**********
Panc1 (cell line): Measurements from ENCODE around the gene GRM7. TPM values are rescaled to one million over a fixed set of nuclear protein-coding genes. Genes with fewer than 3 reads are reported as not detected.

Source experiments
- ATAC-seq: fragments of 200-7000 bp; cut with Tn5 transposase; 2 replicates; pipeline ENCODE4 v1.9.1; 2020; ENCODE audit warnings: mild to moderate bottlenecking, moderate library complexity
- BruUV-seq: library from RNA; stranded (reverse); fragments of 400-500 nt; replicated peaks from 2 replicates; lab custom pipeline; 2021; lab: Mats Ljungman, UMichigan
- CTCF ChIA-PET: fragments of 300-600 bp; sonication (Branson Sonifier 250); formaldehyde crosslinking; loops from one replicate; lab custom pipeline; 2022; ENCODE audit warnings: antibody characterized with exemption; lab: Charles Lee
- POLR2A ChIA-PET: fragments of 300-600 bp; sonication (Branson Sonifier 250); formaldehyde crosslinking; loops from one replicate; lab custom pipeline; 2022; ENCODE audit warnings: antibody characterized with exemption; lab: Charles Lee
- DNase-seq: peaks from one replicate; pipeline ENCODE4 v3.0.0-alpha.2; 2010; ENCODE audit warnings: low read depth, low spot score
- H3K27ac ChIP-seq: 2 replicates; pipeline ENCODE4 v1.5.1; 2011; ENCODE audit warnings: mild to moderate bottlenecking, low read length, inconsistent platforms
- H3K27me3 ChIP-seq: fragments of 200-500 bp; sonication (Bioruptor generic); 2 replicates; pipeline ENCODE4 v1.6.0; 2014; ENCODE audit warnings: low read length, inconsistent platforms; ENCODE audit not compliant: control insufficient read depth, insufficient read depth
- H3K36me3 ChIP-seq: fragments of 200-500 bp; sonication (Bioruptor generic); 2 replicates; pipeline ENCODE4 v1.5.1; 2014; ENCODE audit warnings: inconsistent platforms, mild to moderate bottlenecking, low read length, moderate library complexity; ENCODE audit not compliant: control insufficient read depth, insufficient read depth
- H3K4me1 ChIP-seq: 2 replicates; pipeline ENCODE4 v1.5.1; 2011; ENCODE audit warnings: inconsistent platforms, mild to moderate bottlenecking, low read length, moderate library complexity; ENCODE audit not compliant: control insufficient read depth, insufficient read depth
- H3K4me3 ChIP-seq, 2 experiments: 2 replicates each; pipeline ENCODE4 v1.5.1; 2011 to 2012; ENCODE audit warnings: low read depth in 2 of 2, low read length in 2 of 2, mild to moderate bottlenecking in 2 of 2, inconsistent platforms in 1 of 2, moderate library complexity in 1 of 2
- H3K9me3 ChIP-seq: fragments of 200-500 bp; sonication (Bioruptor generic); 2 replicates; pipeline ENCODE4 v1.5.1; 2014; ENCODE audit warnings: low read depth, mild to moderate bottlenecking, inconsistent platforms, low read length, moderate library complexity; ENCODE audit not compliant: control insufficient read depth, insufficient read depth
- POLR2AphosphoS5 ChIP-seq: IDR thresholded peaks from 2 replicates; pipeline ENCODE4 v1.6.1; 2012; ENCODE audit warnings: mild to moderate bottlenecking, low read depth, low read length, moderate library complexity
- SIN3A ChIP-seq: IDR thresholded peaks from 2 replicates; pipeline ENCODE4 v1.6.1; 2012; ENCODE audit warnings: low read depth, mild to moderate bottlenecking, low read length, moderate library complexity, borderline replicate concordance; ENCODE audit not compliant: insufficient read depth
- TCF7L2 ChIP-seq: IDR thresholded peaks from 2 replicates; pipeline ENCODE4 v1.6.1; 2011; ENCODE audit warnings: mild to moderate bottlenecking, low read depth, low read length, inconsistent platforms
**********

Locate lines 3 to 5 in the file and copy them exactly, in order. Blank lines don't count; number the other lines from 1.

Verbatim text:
- ATAC-seq: fragments of 200-7000 bp; cut with Tn5 transposase; 2 replicates; pipeline ENCODE4 v1.9.1; 2020; ENCODE audit warnings: mild to moderate bottlenecking, moderate library complexity
- BruUV-seq: library from RNA; stranded (reverse); fragments of 400-500 nt; replicated peaks from 2 replicates; lab custom pipeline; 2021; lab: Mats Ljungman, UMichigan
- CTCF ChIA-PET: fragments of 300-600 bp; sonication (Branson Sonifier 250); formaldehyde crosslinking; loops from one replicate; lab custom pipeline; 2022; ENCODE audit warnings: antibody characterized with exemption; lab: Charles Lee